Trip coordinator: Paul Bird
Saturday dawned a hot and sunny day. The group met around 9 am at the 50th street boat launch in Edmonton, and unloaded boats and equipment.
Canoes: Don and Gene, Eric and Marie, Isobel and Gary, Doug and Leslie with the smallest Northwest Voyageur, Abby the puppy.
Kayaks: Cathy, Karyn, Diane and Paul.
Some cars were driven to the take out at the Fort Saskatchewan Boat Launch. A big thank you to Marian Brudnicki, who offered to do shuttling for us. We met him there, and he and Cathy shuttled drivers back to the put in. After a quick “comfort break” at the Capilano Park bathrooms, we launched on calm water in bright sunshine. We commented on the large number of canoes, compared to many kayak-heavy trips of late.
This stretch of the North Saskatchewan is fairly straight forward at normal river levels, although there are many sand/gravel bars that need to be watched for. On this day the river was running between 280 and 240 cm/s, which is a good paddling range. The wind was light and was never a factor.
Passing under the Yellowhead bridges, we saw a train stopped on the railway bridge up ahead. As we passed by, the driver greeted us with a friendly toot from his horn. We stopped for lunch on river left at a shallow rocky shoreline, with a long comfy log to sit on. There was no respite from the sun, however, Leslie remarked that somehow being by the water helped us not feel quite so hot. Abby was happy to get out of her doggie PFD for a while to visit with everyone. It should be noted that there aren’t too many accessible shady beaches for a large group of paddlers to land on, over this stretch.
Along the way, we saw young bald eagles on river right, nesting high up in the trees. Isobel, Gary and Cathy noticed what looked like a small branch in the water ahead of their boats, then realized it was a small swimming snake with white and black stripes which was resolutely making its way across the river. When it encountered the steep yellow wall of Isobel and Gary’s canoe, it reared its head up, staring at this unexpected obstacle. A fascinating interlude. We also saw what we thought might be an osprey nest close to the end of the paddle, on river right. We also saw the usual duckies on the water, but alas no rubber duckies (take note, Thomas and Karyn).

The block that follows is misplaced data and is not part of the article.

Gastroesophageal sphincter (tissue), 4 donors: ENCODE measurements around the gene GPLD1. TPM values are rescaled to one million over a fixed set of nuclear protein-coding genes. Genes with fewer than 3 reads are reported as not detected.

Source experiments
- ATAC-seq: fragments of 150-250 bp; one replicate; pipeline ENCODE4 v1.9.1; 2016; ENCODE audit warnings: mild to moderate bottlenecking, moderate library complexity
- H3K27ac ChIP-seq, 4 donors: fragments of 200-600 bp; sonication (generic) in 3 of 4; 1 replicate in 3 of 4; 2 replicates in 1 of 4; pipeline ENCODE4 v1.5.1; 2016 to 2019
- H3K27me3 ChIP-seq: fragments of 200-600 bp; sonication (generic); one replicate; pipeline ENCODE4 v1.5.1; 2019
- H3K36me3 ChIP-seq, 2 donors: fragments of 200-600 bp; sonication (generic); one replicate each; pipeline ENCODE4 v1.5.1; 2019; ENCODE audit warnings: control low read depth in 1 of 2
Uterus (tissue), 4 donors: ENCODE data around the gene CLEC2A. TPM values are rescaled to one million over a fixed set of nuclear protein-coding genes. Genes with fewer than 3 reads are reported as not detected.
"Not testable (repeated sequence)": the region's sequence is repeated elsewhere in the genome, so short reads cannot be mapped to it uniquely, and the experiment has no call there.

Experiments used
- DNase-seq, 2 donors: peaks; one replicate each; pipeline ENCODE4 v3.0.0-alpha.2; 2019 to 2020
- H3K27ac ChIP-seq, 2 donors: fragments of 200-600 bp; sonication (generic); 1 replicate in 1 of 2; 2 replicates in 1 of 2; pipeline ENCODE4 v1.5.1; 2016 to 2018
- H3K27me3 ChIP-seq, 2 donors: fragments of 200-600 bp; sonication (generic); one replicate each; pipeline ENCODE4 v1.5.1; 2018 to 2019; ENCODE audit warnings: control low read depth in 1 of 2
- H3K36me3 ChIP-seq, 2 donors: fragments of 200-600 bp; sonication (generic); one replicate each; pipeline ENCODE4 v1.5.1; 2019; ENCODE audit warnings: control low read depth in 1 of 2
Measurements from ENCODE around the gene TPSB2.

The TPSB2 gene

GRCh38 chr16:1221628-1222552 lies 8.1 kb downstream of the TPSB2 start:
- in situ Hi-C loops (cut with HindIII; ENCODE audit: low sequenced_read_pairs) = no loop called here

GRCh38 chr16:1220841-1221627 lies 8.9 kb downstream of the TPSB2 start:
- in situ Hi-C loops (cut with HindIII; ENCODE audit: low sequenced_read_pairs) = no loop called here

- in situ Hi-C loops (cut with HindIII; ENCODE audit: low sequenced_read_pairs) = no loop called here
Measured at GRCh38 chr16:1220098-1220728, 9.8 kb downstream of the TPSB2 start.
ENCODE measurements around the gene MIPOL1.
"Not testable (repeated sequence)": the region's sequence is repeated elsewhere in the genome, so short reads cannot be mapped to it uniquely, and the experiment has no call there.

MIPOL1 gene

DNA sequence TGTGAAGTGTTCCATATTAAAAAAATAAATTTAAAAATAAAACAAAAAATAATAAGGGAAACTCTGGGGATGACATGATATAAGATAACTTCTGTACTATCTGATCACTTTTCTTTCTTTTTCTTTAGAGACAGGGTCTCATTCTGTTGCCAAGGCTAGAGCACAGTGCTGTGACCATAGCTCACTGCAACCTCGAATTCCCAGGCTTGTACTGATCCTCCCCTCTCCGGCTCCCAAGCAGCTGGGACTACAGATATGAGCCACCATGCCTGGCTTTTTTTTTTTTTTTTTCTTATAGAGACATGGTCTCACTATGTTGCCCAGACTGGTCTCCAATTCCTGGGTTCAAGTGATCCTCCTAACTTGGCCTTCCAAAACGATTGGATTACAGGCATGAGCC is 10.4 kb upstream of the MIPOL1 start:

A couple of paddlers decided they would cool off by going for a brief swim by dropping a Coke in the water, then reaching to retrieve it. Fortunately the river at this spot was shallow enough that the boat could be walked to shore, and after a brief bailing, we were on our way again.
About half way to Ft. Saskatchewan we passed the spot where we had stopped for lunch last year, with a wider beach (and some shallow water at the approach on the left, which should be avoided by paddling to the right before turning into the beach, as one of us found out last year with a quick swim!) Everyone was fine to keep paddling so we carried on past this spot, and were happy to make the right turn and head past the island teeming with birds that leads to Fort Saskatchewan.
We arrived at the take out, the Boat Launch, sweaty and hot after the 4 hour paddle (28 km), but having enjoyed the sunny day and calm water. Another pleasant and enjoyable club trip.